What is a Health Savings Account (HSA)?
A health savings account (HSA) is a tax-sheltered savings account, which is only offered to employees covered under the High Deductible Health Plan (HDHP) medical plan. Cigna provides the underlying health coverage, and the HSA Bank is the financial institution that administers the HSAs.
You can make pre-tax contributions through payroll deductions, which reduces your tax liability on your wages.
When you use your account to pay for qualified medical expenses, you can withdraw the funds tax-free.
Any unused funds carry over from year to year and continue to grow tax-deferred.
Additionally, you own the account, so the balance in the account goes with you if you change employment.
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Who is eligible to open an HSA?
You’re eligible to open an HSA if you:
are covered under the Cigna high deductible plan.
are not enrolled in Medicare.
don’t have coverage under another health plan, such as a spouse’s plan (including a spouse’s flexible spending account plan).
are not claimed as a dependent on someone else’s tax return.
Contributions to my HSA Account
Total IRS Maximum Contribution for All of 2019
|Total University 2019 monthly contribution|
SPU’s dollar-for-dollar match, up to the maximum
$126 per month (Jan - June)
$84 per month (July - Dec)
Up to $400
|Employee & Dependent(s)|
$252 per month (Jan - June)
$168 per month (July - Dec)
Up to $800
Will the University contribute to my HSA Account?
Yes, SPU will make monthly contributions to your HSA account (see chart above). If you participate for all 12-months of 2019 and make your own voluntary contributions up to the dollar-for-dollar match, SPU will contribute:
- Individual: Up to $1,660
- Family: Up to $3,320
If you enroll mid-year, these amounts will be pro-rated based on the number of months you are eligible to participate in the plan.
How much can I contribute to my HSA Account?
The total amount deposited into your account by you and the University cannot exceed a maximum annual contribution established by the U.S. Treasury. The table outlines the maximum contribution, what the university will contribute and the amount remaining that you can contribute for 2019. If you’re 55 or older, you may make additional “catch-up” contributions of $1,000.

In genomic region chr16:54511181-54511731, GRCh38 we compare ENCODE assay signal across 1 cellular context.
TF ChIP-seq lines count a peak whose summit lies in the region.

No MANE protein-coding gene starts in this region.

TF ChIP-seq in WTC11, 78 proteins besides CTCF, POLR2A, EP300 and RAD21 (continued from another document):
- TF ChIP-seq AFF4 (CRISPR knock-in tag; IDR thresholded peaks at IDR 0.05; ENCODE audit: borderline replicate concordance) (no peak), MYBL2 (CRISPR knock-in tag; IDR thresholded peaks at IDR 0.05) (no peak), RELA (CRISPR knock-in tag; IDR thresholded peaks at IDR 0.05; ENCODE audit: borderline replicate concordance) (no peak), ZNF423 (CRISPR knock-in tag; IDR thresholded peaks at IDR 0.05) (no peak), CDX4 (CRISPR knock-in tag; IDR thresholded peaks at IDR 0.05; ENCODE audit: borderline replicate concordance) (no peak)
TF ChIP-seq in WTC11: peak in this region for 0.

HSAs and FSAs: Can I have both?
If you have an HSA, neither you nor your spouse can have a healthcare FSA, but you may contribute to a limited purpose FSA option for dental and vision expenses. This means that you can have your HSA as well as this special FSA at the same time.
Like a regular FSA, receipts for the limited FSA will need to be submitted to BAC for eligibility verification and the monies in the account must be used by the end of the plan year.
Why would I want to have a limited purpose FSA and an HSA?
- Having a limited FSA along with your HSA can allow you to maximize your tax savings! For example, if you anticipate that you will have dental and/or vision expenses this year, you can defer up to $2,700 into your limited FSA, save the taxes on those expenses and let that money accumulate in your HSA for future use.
Once you reach the federal statutory minimum annual deductible for medical expenses, the monies in your limited FSA can be used for medical expenses as well after that date. This is helpful if you anticipate medical costs that will end up exceeding the deductible.
What if I terminate?
- If you or your coverage terminates, you keep the account balance with your HSA and are responsible for all fees incurred by this account. Contributions can only be made while you are enrolled in the HDHP but the funds in the account are available for qualified medical expenses, as well as for COBRA or continuation of coverage premiums if on unemployment.
- The limited FSA will terminate based on the last date of employment, and expenses incurred after this date will not be eligible for reimbursement.